Anjunadeep:06 – Mixed By James Grant & Jody Wisternoff
Label: Anjunadeep Score: 9/10
Compilations from the Anjuna camp have blossomed into somewhat of an annual highlight, whether you’re a sucker for the bigroom trance of Anjunabeats, a lover of the Anjunadeep shade of progressive and deep house; or otherwise enjoy a bit of both. As the digits clock higher though, maintaining excellence correlates with the labels’ own challenge of staying relevant.
While Anjunabeats Vol. 11 from label bosses Above and Beyond represented the first genuinely lackluster entry for the series, Anjunadeep boss James Grant has yet to stumble; though surely his canny ability to keep evolving Anjunadeep can only last so long? With house music’s myriad twists and turns, it’s like waiting for the inevitable. Except, not this year.
‘Anjunadeep:06’ represents the first time that Grant has mixed both discs together with his offside, rather than separately, with Jody Wisternoff knuckling down with him for a team effort. And it’s evident in the final result. In terms of how cohesively curated the two discs are, it’s possibly the best Anjunadeep yet, with its sound dropping in exactly at that perfect point between deep house, progressive and melodic techno, realized even better than ever.
Both discs offer a similar journey, in terms of starting down low with a collection of deeper, more soulful cuts, before gradually taking things in a more epic direction. What’s most surprising is how much the label’s roster have really stuck their necks out to work with high-quality vocalists, and it really makes for a sumptuous build for the opening act of both discs. If Anjunadeep was traditionally known as a progressive label, there’s a pleasing amount of soul on offer here.
John Monkman’s ‘Open Frontier’ is one of the earlier examples on the first disc, and it’s sumptuous beyond belief, setting the tone for a run up until Lane 8’s twinkly, unabashed ‘rainbow-prog’ vocal anthem Diamonds. This also leads beautifully into a stunning, silky-smooth progressive and deep house fusion from 16Bit Lolitas ‘Deep In My Soul’. There’s some supreme studio talent on display here, gripping your attention as it moves towards the more powerful progressive from Dusky, Martin Roth and Journeyman in the mesmerising final act.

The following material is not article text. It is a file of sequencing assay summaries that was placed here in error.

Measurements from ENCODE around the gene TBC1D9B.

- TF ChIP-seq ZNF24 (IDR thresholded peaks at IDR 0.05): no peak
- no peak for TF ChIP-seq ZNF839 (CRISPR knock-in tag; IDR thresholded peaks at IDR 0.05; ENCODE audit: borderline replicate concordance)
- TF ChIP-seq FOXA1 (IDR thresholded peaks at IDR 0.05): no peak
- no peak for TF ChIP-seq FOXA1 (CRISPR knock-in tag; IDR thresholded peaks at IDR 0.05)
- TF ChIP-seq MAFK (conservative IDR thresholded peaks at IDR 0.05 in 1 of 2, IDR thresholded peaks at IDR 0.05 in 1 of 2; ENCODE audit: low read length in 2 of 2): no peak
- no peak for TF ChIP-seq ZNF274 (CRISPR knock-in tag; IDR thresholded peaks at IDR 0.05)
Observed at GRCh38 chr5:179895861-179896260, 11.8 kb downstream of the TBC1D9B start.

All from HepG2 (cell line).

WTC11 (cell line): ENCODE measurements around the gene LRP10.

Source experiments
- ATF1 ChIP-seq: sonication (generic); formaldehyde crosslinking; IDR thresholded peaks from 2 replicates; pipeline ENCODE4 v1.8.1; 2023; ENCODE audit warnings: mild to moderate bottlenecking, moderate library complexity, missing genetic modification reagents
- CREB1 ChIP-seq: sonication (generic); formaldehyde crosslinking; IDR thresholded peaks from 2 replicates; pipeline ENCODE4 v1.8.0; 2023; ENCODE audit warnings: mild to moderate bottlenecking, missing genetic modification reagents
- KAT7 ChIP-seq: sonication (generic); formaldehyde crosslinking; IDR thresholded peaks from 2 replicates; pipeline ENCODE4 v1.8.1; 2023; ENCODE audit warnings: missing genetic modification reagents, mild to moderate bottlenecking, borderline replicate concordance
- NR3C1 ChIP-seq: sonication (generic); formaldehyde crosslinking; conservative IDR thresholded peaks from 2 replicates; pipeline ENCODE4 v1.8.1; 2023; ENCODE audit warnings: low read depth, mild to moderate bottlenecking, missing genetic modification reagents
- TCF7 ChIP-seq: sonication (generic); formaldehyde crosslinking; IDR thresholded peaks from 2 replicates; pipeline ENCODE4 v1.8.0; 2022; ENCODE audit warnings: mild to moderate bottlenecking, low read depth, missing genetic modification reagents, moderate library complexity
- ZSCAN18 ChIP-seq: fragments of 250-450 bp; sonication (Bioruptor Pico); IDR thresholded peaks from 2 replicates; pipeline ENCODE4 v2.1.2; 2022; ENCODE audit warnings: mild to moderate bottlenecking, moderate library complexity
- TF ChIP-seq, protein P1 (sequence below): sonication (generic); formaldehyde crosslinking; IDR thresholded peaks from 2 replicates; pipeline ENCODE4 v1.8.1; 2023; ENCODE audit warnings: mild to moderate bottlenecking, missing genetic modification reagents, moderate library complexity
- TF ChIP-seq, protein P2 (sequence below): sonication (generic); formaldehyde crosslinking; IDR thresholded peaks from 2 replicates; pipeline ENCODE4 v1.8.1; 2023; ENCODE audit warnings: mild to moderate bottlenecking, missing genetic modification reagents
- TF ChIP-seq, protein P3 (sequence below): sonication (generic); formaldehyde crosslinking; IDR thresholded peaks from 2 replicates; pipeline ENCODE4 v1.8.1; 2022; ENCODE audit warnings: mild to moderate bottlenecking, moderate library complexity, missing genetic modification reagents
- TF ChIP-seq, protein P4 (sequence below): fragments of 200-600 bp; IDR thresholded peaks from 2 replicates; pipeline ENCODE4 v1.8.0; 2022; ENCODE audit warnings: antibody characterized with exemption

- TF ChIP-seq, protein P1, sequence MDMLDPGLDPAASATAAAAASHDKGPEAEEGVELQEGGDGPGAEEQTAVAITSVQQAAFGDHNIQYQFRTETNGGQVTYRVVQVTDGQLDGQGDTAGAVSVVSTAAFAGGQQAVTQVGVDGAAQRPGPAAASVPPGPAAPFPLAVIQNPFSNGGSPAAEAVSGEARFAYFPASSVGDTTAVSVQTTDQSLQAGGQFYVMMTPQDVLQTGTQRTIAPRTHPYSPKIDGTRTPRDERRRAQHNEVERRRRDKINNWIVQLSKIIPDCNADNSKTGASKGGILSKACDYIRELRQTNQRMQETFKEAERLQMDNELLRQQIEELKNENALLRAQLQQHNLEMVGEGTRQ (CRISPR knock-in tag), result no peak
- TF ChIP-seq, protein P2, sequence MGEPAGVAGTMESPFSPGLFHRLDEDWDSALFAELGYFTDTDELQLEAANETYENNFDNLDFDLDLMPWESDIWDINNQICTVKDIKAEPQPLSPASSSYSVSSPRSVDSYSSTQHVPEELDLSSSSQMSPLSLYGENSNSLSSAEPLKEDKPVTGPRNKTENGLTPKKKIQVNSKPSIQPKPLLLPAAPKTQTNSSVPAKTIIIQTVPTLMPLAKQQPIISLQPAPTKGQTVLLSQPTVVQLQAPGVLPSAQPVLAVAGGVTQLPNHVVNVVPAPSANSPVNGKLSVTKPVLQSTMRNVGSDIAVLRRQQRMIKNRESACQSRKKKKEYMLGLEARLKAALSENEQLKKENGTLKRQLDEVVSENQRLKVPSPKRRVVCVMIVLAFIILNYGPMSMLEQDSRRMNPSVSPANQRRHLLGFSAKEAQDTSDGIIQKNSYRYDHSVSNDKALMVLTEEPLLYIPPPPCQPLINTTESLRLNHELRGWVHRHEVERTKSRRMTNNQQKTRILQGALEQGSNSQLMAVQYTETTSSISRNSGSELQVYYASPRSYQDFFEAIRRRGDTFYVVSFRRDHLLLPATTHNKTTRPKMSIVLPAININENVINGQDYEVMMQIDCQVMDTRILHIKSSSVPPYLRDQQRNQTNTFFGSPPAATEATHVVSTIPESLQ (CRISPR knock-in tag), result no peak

The second mix will be the one to potentially divide Anjunadeep fans, drawing heavily on the future garage aesthetic that blew up big with Disclosure last year. Contributions from Beckworth steer dangerously into pop-house territory; though this limited to the second act, and you can’t fault the execution. There’s another gorgeous slow build to get there, via Cubicolour ‘Got This Feeling’; it’s one of the compilation’s truly divine moments (greeted as such recently by Pete Tong). Things again steer into more euphoric territory for the final stages, before it’s rounded off beautifully with an impossibly mellow, emotional cut from Ryan Davis.
The careful attention given by Grant and Wisternoff in drawing together ‘Anjunadeep 06’ is easy to see. When so many labels choose to release bland unmixed comps, a double-mix prepared with so much care is a proper treasure. The familiar Anjunadeep names have stepped up their game, though the amount of fresh names contributing beautifully-produced tunes says a lot about the label’s A&R skills. Anjunadeep’s golden run remains intact.
Words: Angus Patterson